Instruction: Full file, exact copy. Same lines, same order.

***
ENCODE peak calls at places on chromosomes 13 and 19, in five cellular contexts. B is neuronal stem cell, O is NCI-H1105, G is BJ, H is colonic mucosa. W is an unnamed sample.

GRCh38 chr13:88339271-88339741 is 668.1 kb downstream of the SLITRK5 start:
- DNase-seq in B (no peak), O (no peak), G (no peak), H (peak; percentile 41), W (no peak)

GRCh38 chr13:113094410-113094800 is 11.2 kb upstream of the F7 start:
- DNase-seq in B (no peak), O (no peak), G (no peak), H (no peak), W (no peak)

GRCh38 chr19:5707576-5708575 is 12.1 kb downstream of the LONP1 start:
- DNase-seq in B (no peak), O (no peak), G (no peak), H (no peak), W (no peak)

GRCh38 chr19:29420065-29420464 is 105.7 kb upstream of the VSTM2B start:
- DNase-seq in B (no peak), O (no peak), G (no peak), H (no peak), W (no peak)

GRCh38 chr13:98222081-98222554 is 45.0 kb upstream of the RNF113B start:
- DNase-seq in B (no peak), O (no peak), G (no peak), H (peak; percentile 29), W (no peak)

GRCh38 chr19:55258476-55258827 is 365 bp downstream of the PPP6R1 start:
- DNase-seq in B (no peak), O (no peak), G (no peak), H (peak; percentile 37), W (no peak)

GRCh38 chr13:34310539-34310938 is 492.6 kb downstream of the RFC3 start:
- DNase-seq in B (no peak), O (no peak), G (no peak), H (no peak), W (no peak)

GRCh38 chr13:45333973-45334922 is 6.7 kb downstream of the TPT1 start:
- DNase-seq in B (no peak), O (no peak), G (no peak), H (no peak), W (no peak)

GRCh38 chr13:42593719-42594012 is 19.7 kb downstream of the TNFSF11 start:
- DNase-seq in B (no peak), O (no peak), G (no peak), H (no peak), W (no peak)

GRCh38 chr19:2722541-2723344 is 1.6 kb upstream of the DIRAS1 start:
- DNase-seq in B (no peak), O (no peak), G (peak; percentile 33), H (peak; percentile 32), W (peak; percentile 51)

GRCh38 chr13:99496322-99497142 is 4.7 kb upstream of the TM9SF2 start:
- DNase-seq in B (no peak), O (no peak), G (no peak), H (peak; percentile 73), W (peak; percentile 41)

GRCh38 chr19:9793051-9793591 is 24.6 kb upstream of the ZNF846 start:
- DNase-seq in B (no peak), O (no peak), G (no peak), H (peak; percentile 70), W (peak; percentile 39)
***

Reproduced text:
ENCODE peak calls at places on chromosomes 13 and 19, in five cellular contexts. B is neuronal stem cell, O is NCI-H1105, G is BJ, H is colonic mucosa. W is an unnamed sample.

GRCh38 chr13:88339271-88339741 is 668.1 kb downstream of the SLITRK5 start:
- DNase-seq in B (no peak), O (no peak), G (no peak), H (peak; percentile 41), W (no peak)

GRCh38 chr13:113094410-113094800 is 11.2 kb upstream of the F7 start:
- DNase-seq in B (no peak), O (no peak), G (no peak), H (no peak), W (no peak)

GRCh38 chr19:5707576-5708575 is 12.1 kb downstream of the LONP1 start:
- DNase-seq in B (no peak), O (no peak), G (no peak), H (no peak), W (no peak)

GRCh38 chr19:29420065-29420464 is 105.7 kb upstream of the VSTM2B start:
- DNase-seq in B (no peak), O (no peak), G (no peak), H (no peak), W (no peak)

GRCh38 chr13:98222081-98222554 is 45.0 kb upstream of the RNF113B start:
- DNase-seq in B (no peak), O (no peak), G (no peak), H (peak; percentile 29), W (no peak)

GRCh38 chr19:55258476-55258827 is 365 bp downstream of the PPP6R1 start:
- DNase-seq in B (no peak), O (no peak), G (no peak), H (peak; percentile 37), W (no peak)

GRCh38 chr13:34310539-34310938 is 492.6 kb downstream of the RFC3 start:
- DNase-seq in B (no peak), O (no peak), G (no peak), H (no peak), W (no peak)

GRCh38 chr13:45333973-45334922 is 6.7 kb downstream of the TPT1 start:
- DNase-seq in B (no peak), O (no peak), G (no peak), H (no peak), W (no peak)

GRCh38 chr13:42593719-42594012 is 19.7 kb downstream of the TNFSF11 start:
- DNase-seq in B (no peak), O (no peak), G (no peak), H (no peak), W (no peak)

GRCh38 chr19:2722541-2723344 is 1.6 kb upstream of the DIRAS1 start:
- DNase-seq in B (no peak), O (no peak), G (peak; percentile 33), H (peak; percentile 32), W (peak; percentile 51)

GRCh38 chr13:99496322-99497142 is 4.7 kb upstream of the TM9SF2 start:
- DNase-seq in B (no peak), O (no peak), G (no peak), H (peak; percentile 73), W (peak; percentile 41)

GRCh38 chr19:9793051-9793591 is 24.6 kb upstream of the ZNF846 start:
- DNase-seq in B (no peak), O (no peak), G (no peak), H (peak; percentile 70), W (peak; percentile 39)